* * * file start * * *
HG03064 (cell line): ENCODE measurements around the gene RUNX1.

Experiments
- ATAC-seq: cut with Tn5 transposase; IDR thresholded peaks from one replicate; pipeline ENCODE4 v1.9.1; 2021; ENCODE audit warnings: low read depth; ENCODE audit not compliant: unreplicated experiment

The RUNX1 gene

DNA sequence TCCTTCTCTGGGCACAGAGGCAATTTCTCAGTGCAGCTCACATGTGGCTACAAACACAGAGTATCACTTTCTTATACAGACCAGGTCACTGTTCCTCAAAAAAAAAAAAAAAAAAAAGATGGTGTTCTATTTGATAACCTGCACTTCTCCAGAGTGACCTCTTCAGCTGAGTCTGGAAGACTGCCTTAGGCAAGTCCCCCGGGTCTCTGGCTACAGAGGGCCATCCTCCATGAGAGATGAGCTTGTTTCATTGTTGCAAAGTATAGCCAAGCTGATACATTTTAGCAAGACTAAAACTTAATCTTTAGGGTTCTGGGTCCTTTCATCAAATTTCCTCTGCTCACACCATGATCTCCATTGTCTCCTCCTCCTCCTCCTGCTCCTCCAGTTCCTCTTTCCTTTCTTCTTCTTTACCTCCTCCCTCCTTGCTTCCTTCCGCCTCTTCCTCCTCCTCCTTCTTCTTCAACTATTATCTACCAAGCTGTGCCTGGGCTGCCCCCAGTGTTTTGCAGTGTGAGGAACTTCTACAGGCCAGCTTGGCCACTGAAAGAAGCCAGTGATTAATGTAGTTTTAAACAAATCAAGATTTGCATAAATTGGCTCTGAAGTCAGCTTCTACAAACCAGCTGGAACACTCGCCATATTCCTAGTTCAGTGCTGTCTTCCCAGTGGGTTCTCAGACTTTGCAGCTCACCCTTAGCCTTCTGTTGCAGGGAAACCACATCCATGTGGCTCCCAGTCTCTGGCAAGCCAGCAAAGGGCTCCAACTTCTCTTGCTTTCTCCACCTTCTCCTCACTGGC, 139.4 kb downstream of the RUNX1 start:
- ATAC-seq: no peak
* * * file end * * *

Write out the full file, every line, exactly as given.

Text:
HG03064 (cell line): ENCODE measurements around the gene RUNX1.

Experiments
- ATAC-seq: cut with Tn5 transposase; IDR thresholded peaks from one replicate; pipeline ENCODE4 v1.9.1; 2021; ENCODE audit warnings: low read depth; ENCODE audit not compliant: unreplicated experiment

The RUNX1 gene

DNA sequence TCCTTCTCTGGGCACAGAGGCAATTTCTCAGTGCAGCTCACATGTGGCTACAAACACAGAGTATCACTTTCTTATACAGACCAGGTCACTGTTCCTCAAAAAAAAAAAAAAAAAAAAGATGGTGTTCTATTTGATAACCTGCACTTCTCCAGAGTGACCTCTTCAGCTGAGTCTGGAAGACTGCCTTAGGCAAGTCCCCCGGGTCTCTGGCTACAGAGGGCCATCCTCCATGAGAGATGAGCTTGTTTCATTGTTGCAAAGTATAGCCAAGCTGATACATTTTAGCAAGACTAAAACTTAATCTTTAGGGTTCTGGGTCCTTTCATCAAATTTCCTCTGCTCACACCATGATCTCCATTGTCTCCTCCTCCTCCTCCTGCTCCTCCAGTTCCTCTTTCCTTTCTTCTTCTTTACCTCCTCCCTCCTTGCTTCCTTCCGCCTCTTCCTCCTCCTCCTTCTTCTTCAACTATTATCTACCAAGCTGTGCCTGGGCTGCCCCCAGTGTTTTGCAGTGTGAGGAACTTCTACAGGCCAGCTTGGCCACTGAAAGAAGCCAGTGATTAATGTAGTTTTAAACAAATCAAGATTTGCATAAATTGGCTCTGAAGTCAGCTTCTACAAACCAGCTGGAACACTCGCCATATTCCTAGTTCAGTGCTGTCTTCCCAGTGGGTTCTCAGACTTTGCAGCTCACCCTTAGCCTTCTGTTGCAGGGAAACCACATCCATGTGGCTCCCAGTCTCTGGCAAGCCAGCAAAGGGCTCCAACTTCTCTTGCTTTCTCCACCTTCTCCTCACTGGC, 139.4 kb downstream of the RUNX1 start:
- ATAC-seq: no peak